MATTHEW BRACKMAN: Your Canadian order form is en route to you.
LEE HOCHBERG: Matthew Brackman is a Seattle graphic designer. He does traditional work, at an untraditional place.
MATTHEW BRACKMAN: This room doubles as our studio, band rehearsal spot every once in a while, and storage.
LEE HOCHBERG: He works on contact in this home office 30 hours a week. A provocative Halloween costume hangs on the wall. There's a laundry basket on the floor, and electrical cords and phone wires hanging-- not a problem for Brackman. Twenty-five million Americans enjoy the freedom that comes with working from home. That's twice the number of a decade ago. About 11 million are telecommuters, working for somebody else, but staying in touch by telephone and computer. Another 14 million run their own businesses from a home office. But a recent ruling from the federal Occupational Safety and Health Administration, or OSHA, raised questions about whether safety guidelines are needed, and fears about how they might be implemented.
MATTHEW BRACKMAN: There's always guidelines you have to live with, but in my home, I get to make my own guidelines. That's part of why I work at home, because I get to make my guidelines.
LEE HOCHBERG: The controversy started when a Texas company asked OSHA for rules on home-based employees. The agency's response said, "All employers, including those which have entered into work-at-home agreements with employees, are responsible for complying with safety and health standards." That suggested to some, the specter of government auditors roaming home offices. House Majority Leader Dick Armey called it "an outrageous extension of the Washington bureaucracy." Senator Christopher Bond, chairman of the Senate Small Business Committee, said "it gives the federal government a license to stage an in-home invasion." The Labor Department quickly withdrew the OSHA letter, saying it was not a broad policy statement. But it emphasized employers are responsible for all employees' working conditions. So what does all this mean? Is an employer responsible if an at-home employee trips and falls on a toy left in the middle of the hallway -- or what about the employer of the Seattle writer who has this home office... ten rungs up a ladder to a loft with no fire escape?
RON JUDD: From our perspective, there are some things out there that are happening that are clearly unsafe.
LEE HOCHBERG: Labor leaders like Ron Judd of Seattle say OSHA should examine the employer's role in home office safety. He says the virtual explosion in the number of at-home workers-- some using power tools and chemicals in haphazard workspaces-- will lead to injuries.
RON JUDD: If I'm producing a product for an employer on a shop floor, that employer is responsible for the safety and health of me as a worker. Now if that employer asks me to move that out into my garage and to produce the same product, wouldn't the employer still have some sort of responsibility and accountability?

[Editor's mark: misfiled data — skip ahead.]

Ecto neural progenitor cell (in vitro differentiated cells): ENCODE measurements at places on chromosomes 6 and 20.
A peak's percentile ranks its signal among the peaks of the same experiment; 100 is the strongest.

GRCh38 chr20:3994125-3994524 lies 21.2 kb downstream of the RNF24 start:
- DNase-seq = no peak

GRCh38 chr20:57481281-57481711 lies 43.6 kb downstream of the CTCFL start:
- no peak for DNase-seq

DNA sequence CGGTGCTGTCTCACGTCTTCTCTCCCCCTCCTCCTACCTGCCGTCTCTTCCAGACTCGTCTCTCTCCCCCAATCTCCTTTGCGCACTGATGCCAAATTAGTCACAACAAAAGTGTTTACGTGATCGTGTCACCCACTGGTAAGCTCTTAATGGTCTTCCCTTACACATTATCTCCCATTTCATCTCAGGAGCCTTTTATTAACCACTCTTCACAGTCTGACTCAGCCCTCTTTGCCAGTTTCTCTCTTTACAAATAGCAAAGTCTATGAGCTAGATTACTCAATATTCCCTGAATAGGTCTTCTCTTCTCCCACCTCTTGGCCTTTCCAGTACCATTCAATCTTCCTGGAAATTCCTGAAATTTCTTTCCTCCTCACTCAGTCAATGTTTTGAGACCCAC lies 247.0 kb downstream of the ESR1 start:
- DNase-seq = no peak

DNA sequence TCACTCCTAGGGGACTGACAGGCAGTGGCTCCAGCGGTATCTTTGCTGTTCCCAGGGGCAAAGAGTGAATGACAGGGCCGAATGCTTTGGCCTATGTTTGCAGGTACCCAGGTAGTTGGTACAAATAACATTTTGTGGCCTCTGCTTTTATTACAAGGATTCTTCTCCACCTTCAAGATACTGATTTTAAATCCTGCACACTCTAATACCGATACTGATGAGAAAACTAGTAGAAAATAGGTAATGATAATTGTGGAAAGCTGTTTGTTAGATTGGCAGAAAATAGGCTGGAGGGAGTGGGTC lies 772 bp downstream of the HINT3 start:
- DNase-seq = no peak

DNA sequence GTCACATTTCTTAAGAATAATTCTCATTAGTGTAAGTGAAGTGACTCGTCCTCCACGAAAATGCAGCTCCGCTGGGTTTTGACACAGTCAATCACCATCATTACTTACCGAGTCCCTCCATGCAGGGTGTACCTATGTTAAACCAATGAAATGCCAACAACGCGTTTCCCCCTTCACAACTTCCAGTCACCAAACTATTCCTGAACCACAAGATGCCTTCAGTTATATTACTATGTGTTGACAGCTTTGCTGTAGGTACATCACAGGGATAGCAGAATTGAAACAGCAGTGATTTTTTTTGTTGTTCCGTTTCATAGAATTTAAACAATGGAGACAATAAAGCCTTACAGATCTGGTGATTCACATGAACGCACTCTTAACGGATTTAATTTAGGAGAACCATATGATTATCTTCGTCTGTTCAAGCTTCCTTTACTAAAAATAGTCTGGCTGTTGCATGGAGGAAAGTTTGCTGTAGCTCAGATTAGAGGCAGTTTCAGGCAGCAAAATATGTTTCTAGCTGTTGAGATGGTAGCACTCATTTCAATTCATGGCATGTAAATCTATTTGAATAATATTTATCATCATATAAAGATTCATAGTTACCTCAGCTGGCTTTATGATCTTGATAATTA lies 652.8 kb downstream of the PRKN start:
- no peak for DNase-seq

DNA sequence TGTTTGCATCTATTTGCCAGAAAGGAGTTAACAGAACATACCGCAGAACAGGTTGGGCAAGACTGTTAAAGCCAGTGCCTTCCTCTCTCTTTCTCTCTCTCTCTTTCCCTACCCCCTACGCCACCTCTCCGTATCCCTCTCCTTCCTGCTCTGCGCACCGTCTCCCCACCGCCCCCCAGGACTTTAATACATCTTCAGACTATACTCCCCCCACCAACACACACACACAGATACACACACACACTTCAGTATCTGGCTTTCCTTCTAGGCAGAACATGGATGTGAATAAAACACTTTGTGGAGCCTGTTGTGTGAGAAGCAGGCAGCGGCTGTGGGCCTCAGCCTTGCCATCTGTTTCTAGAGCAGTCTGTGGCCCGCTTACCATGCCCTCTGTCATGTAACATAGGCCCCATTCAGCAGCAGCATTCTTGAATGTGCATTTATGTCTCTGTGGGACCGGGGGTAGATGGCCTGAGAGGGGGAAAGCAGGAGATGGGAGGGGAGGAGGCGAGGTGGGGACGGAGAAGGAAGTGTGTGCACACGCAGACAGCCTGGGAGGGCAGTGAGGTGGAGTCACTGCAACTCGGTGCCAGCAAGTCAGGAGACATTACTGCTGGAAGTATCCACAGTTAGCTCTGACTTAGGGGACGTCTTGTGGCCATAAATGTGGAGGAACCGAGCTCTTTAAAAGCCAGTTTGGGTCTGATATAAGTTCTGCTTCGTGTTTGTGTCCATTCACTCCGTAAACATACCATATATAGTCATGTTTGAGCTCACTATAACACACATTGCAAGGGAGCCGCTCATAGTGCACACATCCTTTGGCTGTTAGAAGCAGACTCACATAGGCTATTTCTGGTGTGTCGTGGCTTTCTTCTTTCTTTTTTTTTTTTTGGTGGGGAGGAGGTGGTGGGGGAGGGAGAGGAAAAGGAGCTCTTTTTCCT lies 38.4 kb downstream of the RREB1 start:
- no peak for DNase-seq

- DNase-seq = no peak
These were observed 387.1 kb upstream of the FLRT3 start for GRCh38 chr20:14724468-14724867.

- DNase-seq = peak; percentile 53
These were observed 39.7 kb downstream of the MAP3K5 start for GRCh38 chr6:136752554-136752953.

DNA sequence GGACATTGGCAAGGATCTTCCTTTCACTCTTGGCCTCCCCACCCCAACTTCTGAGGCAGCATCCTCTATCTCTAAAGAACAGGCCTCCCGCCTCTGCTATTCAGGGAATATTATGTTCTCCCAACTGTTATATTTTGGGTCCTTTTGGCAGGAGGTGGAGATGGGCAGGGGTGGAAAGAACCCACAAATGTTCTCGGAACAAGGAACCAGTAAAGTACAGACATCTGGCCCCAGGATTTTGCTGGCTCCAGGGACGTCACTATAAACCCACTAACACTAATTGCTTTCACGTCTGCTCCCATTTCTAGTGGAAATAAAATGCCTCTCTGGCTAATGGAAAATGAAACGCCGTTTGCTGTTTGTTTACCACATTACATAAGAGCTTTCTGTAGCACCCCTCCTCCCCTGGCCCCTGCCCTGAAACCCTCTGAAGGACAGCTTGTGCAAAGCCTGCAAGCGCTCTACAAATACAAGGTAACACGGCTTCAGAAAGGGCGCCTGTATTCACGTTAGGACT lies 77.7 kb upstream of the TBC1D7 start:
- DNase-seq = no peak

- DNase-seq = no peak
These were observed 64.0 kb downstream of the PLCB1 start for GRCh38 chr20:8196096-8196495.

MATTHEW LYNCH, Washington Employers: The government has to realize that there are limits to what employers can do.
LEE HOCHBERG: Business leaders, like Matthew Lynch of the trade group Washington Employers, say they can't assume liability for home offices over which they have limited control.
MATTHEW LYNCH: To be exposed to possible citations and fines by the federal government really is untenable.
LEE HOCHBERG: Offices like Brackman's, for example, might trigger a rash of citations.
MATTHEW BRACKMAN: The thing that I'd be most hesitant about OSHA with would be the number of appliances I have plugged into an electrical outlet. I don't have orthopedic chairs, I don't have good lighting. There's a lot of things I don't have.
LEE HOCHBERG: You don't have a chair.
MATTHEW BRACKMAN: I don't have a chair, for that matter, right, exactly.
LEE HOCHBERG: Employers say rather than monitoring home offices, it would be easier for them to simply eliminate the employee option of telecommuting. That would be an unfortunate life shift for Bob Kerns of Portland, Oregon. Since his daughter Maggie was born 16 months ago, he's happily brought his writing work from the Lycos Company home. He's written Web pages while caring for his daughter. It's a family-friendly example of the best of telecommuting.
BOB KERNS: I remember one time, I just went downstairs to take a little five-minute break, and my wife was giving Maggie a bath in the sink, and I pulled out the videotape camera and got some footage of her doing that, and then put it away, and five minutes later, I was back at work. So, I mean, those kinds of experiences are impossible in any conventional job.
LEE HOCHBERG: It's not just at-home employees who fear losing their freedom, but the soaring number of people who actually run their own businesses from home. To stay close to her daughter, Mary Chalker operates a picture frame shop from her Seattle-area house. She can't see why the government would be concerned about that.
MARY CHALKER: I don't think they have the right to come in and regulate this operation, where it's just me. If I had employees, I wouldn't question that. I don't think I need the government to protect me from myself.
LEE HOCHBERG: The Labor Department has called for a national dialogue to develop rules that make sense for the changing the 21st- century workplace, and will soon convene meetings with business and union leaders.